Liked by 4 people

    • I feel like all you really need to say is “Ryan Gosling”, and it can end an argument no question. I also tend to gravitate towards the movie of Gone With the Wind, but I think that’s mainly because I’ve only read the book once, and I’ve been watching the movie pretty much once a year since I was born! They are both so good though.


  3. The only books I’ve read (of the ones you’ve mentioned) are the Hunger Games. And I like the films just as much as the books. I’m loving how they’ve split the Mockingjay into 2 films because the book offers limited information as its all told by naive badass Katniss.
    I almost always prefer the book to the movie, so THG is a huge surprise.
    Generally, if I’ve seen the film, I won’t read the book. I have to read it first because I hate book spoilers.
    I did read Forrest Grump after seeing the film, but my dad was the person who’d told me the book was nothing like the movie. He was right! The book was terrible. Maybe I didn’t care for it because I LOVE the movie so much, or maybe it was simply that I didn’t like book-Forrest much. He was nothing like Tom Hanks loveable interpretation.

    Liked by 1 person

  4. Overall, I side with Book over Movie. However, if the movie came out first then a book was written on it, or if the piece is designed to be a movie, the original design is better. “The Princess Bride” seems like it should be a movie – when I got the book I was expecting the bit with Fred Savage to not be included. The story seems as though it’s from the past but depends on popular culture. The book is better for me because I envision the characters in action – the movie isn’t better than my imagination and often leaves me disappointed {typically something easy like a brunette playing the lead blonde}.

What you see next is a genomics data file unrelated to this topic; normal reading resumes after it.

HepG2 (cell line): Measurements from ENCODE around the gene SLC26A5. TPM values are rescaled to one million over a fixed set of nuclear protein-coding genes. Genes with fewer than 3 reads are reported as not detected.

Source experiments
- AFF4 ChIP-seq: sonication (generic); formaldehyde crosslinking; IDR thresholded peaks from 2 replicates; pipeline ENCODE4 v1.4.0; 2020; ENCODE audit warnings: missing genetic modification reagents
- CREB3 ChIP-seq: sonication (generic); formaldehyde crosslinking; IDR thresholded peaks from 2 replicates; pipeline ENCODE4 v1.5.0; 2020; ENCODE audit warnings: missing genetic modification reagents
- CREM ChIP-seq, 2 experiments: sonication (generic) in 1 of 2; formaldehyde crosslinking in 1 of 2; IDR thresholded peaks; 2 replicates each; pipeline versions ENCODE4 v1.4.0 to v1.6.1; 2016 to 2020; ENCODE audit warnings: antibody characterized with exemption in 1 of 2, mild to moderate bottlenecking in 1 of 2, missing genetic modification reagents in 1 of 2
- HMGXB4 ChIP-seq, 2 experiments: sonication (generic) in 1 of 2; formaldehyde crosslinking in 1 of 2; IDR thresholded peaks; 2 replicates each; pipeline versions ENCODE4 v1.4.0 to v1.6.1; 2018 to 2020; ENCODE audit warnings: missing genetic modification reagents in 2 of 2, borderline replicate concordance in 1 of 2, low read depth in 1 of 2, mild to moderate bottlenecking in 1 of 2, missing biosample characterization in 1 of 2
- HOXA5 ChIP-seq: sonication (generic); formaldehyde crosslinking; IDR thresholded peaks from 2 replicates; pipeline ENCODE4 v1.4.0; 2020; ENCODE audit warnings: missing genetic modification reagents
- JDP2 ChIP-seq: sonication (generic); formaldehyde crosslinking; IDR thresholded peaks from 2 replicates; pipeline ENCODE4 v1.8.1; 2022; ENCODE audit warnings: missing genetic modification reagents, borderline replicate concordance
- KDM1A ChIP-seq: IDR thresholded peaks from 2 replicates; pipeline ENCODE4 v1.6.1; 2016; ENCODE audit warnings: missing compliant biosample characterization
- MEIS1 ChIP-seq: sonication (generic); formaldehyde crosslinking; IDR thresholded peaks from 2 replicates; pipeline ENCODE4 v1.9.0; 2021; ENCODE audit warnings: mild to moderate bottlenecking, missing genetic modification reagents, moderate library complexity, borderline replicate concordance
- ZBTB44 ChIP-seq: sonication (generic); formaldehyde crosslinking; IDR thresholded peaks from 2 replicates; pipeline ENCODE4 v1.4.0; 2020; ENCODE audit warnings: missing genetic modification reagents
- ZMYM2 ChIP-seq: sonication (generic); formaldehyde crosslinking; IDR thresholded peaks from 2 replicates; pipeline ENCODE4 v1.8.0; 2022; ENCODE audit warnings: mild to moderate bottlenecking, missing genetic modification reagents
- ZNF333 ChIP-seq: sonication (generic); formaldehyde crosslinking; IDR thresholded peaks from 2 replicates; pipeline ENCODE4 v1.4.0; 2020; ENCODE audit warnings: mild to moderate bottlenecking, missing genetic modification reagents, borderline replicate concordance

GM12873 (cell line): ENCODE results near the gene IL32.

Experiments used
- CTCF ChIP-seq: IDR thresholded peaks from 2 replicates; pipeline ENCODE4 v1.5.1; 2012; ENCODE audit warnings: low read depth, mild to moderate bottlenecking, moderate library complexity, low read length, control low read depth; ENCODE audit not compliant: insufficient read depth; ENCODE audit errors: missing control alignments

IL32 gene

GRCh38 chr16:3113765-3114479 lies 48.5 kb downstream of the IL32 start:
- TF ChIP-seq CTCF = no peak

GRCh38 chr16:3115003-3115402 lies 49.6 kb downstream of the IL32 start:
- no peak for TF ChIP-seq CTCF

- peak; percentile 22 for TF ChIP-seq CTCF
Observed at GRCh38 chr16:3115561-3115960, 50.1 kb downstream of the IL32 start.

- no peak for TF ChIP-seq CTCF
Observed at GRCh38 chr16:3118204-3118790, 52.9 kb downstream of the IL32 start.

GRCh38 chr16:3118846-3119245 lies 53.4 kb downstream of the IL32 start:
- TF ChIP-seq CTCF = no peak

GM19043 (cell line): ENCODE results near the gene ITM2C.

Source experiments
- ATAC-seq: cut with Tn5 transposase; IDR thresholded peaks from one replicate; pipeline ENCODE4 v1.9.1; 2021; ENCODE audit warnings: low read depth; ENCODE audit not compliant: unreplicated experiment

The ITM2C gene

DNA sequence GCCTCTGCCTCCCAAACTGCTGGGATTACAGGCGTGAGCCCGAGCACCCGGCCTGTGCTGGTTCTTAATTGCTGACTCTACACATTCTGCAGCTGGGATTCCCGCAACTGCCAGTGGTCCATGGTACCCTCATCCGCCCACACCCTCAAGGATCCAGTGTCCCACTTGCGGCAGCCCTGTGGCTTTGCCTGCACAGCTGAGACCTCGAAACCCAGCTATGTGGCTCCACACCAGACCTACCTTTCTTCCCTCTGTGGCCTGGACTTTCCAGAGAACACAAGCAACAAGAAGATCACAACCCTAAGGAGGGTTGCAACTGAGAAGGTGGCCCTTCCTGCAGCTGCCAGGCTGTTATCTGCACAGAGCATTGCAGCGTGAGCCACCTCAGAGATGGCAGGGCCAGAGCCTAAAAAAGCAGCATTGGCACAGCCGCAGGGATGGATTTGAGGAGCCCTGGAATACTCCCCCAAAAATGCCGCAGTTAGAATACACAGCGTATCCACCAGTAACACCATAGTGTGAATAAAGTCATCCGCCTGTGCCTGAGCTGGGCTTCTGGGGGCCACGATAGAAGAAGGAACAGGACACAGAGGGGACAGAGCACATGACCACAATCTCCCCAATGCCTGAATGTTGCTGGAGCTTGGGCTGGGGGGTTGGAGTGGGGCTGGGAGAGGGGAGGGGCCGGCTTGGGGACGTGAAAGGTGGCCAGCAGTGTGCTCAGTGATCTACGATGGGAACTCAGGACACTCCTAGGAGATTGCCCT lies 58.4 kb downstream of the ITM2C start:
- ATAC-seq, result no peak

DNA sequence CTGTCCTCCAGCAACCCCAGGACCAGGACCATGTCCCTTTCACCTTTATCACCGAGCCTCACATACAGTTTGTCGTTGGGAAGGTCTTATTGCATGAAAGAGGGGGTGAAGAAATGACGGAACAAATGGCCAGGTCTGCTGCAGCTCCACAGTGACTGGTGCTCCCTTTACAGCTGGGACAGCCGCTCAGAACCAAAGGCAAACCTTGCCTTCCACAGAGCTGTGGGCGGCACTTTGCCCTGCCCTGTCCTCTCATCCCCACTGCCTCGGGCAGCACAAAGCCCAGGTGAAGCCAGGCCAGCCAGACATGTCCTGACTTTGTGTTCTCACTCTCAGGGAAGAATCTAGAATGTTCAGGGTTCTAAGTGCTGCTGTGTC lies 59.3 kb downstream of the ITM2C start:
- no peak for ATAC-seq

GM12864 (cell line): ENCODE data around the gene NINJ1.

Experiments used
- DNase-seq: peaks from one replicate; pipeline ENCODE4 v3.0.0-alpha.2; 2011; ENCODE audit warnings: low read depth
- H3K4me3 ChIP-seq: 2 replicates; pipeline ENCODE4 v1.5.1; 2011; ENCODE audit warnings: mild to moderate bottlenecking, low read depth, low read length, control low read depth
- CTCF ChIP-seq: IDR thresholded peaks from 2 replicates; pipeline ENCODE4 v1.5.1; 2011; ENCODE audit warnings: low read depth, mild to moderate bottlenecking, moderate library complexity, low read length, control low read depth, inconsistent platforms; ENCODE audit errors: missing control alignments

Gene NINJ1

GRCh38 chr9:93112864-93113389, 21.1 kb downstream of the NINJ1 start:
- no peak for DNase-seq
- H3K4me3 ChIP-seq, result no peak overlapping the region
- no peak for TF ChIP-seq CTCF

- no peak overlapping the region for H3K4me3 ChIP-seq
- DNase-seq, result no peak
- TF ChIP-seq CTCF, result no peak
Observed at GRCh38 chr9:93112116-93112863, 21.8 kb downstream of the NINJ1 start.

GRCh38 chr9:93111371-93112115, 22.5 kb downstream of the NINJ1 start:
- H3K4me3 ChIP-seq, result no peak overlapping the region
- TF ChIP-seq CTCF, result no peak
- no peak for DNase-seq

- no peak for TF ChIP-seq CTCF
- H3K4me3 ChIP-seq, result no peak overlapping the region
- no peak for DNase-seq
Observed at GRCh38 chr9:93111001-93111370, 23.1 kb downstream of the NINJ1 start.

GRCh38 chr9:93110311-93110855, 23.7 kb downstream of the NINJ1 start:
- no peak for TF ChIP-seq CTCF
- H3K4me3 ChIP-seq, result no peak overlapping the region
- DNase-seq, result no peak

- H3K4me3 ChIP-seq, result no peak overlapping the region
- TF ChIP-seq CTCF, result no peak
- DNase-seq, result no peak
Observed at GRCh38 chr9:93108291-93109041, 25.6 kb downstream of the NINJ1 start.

5. I’m usually a book over movie person but 3 stand outs for me are Bridges of Madison County, The Help and The Color Purple. All great books but the actors really brought the story to life in these cases.

    Liked by 1 person

  6. Good list. I hate to admit I didn’t read Forest Gump, The Princess Bride or Shawshank Redemption but I really loved all of the movies. I agree about The Notebook- book was good but Ryan Gosling? No comparison.

    Outlander: although the series is excellent, I think the books are better (well, the first 3).

    As usual, great post:-)
    Have a nice weekend!

    Liked by 2 people

  7. I’m one of the few people who has never seen “Princess Bride” nor “The Shawshank Redemption”, but oh well that’s besides the point.

    I’m of the mind that, if it is/was a great book, it will always be better than the movie. But…the movie usually brings the book out to life which aids in making the book that much more interesting.

    Seems like I’m talking out of both sides of my mouth, doesn’t it. Oh well… 😉

    Liked by 1 person

Leave a Reply

Fill in your details below or click an icon to log in: Logo

You are commenting using your account. Log Out /  Change )

Facebook photo

You are commenting using your Facebook account. Log Out /  Change )

Connecting to %s